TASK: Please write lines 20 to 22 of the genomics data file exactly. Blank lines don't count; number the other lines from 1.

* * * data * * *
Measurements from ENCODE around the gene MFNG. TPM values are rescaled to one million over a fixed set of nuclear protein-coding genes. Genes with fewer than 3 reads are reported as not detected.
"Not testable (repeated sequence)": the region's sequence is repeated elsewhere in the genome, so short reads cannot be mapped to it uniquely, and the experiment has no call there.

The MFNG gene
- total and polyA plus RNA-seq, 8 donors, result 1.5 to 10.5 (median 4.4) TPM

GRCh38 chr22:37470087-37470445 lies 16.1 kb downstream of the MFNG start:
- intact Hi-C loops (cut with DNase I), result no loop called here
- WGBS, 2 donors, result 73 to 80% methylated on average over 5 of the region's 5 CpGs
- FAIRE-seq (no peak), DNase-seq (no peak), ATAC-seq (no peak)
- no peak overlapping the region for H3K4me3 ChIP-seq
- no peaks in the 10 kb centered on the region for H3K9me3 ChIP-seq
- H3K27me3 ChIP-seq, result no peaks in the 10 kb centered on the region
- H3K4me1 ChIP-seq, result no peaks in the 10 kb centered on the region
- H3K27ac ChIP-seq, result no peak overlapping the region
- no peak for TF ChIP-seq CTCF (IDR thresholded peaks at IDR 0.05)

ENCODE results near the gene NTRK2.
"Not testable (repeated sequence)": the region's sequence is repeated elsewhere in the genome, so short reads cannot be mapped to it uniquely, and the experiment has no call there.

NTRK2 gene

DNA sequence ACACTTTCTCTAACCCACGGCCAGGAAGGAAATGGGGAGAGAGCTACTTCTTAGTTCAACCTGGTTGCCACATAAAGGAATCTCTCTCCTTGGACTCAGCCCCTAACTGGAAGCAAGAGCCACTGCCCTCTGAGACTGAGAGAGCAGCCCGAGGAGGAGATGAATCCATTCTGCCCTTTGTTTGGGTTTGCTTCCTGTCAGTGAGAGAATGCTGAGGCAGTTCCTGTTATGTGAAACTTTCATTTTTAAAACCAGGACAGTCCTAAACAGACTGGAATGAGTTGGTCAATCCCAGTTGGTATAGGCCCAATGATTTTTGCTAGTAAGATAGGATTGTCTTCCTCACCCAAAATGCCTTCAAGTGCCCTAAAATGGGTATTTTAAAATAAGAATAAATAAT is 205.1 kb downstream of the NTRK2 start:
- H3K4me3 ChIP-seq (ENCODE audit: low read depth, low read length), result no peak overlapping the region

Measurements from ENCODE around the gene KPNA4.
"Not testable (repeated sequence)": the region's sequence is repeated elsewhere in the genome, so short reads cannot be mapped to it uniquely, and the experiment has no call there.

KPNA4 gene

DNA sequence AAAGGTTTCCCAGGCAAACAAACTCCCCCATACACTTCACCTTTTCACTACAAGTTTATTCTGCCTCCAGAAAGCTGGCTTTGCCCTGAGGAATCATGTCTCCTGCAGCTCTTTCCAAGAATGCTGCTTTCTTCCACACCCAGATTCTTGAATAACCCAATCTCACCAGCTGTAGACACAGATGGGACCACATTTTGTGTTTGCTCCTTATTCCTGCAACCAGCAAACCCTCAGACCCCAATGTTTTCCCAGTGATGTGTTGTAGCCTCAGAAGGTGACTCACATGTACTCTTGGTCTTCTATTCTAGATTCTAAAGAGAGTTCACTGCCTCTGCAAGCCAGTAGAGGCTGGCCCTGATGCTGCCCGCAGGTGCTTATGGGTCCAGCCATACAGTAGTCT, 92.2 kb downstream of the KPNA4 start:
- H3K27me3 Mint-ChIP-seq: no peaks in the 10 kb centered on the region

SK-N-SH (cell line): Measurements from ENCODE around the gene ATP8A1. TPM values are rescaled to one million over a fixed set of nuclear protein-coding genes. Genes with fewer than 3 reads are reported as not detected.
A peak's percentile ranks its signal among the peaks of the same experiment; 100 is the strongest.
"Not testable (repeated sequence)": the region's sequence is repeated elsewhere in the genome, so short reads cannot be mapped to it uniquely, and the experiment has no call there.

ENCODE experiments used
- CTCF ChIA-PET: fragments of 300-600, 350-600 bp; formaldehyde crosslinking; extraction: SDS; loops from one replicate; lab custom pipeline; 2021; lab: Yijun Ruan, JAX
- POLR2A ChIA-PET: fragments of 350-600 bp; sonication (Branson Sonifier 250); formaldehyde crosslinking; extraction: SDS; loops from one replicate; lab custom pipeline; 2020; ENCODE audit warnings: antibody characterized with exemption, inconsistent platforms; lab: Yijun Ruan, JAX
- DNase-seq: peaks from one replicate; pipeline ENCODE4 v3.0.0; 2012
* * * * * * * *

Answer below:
Measurements from ENCODE around the gene KPNA4.
"Not testable (repeated sequence)": the region's sequence is repeated elsewhere in the genome, so short reads cannot be mapped to it uniquely, and the experiment has no call there.

KPNA4 gene